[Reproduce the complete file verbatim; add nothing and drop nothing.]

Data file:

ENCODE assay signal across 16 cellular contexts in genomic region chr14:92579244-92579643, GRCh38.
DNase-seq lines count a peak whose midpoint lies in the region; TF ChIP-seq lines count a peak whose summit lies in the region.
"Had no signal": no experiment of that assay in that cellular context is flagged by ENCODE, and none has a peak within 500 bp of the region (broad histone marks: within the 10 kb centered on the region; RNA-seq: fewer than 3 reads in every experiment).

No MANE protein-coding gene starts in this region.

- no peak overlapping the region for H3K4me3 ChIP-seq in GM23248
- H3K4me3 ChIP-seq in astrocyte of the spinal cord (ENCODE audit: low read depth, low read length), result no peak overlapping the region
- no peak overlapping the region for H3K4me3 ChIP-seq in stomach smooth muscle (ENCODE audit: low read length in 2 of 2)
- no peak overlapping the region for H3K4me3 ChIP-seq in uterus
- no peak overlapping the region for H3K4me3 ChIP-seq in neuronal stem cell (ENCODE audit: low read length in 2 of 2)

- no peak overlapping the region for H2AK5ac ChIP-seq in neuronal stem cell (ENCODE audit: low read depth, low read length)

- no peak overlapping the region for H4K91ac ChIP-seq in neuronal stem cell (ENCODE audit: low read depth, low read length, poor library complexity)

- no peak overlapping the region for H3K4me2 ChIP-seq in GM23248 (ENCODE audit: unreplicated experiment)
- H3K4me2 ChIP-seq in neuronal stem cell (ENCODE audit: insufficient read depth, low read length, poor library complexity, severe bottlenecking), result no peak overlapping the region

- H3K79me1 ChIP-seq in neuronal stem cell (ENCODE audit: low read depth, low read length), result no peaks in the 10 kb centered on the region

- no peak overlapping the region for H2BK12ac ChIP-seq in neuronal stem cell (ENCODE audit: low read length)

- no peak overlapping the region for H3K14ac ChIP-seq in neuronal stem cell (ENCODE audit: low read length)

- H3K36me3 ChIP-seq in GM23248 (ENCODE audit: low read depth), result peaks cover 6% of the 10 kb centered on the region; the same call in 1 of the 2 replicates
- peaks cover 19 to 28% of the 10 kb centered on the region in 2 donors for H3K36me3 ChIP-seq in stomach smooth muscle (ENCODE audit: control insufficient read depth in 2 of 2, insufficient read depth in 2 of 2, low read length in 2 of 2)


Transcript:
ENCODE assay signal across 16 cellular contexts in genomic region chr14:92579244-92579643, GRCh38.
DNase-seq lines count a peak whose midpoint lies in the region; TF ChIP-seq lines count a peak whose summit lies in the region.
"Had no signal": no experiment of that assay in that cellular context is flagged by ENCODE, and none has a peak within 500 bp of the region (broad histone marks: within the 10 kb centered on the region; RNA-seq: fewer than 3 reads in every experiment).

No MANE protein-coding gene starts in this region.

- no peak overlapping the region for H3K4me3 ChIP-seq in GM23248
- H3K4me3 ChIP-seq in astrocyte of the spinal cord (ENCODE audit: low read depth, low read length), result no peak overlapping the region
- no peak overlapping the region for H3K4me3 ChIP-seq in stomach smooth muscle (ENCODE audit: low read length in 2 of 2)
- no peak overlapping the region for H3K4me3 ChIP-seq in uterus
- no peak overlapping the region for H3K4me3 ChIP-seq in neuronal stem cell (ENCODE audit: low read length in 2 of 2)

- no peak overlapping the region for H2AK5ac ChIP-seq in neuronal stem cell (ENCODE audit: low read depth, low read length)

- no peak overlapping the region for H4K91ac ChIP-seq in neuronal stem cell (ENCODE audit: low read depth, low read length, poor library complexity)

- no peak overlapping the region for H3K4me2 ChIP-seq in GM23248 (ENCODE audit: unreplicated experiment)
- H3K4me2 ChIP-seq in neuronal stem cell (ENCODE audit: insufficient read depth, low read length, poor library complexity, severe bottlenecking), result no peak overlapping the region

- H3K79me1 ChIP-seq in neuronal stem cell (ENCODE audit: low read depth, low read length), result no peaks in the 10 kb centered on the region

- no peak overlapping the region for H2BK12ac ChIP-seq in neuronal stem cell (ENCODE audit: low read length)

- no peak overlapping the region for H3K14ac ChIP-seq in neuronal stem cell (ENCODE audit: low read length)

- H3K36me3 ChIP-seq in GM23248 (ENCODE audit: low read depth), result peaks cover 6% of the 10 kb centered on the region; the same call in 1 of the 2 replicates
- peaks cover 19 to 28% of the 10 kb centered on the region in 2 donors for H3K36me3 ChIP-seq in stomach smooth muscle (ENCODE audit: control insufficient read depth in 2 of 2, insufficient read depth in 2 of 2, low read length in 2 of 2)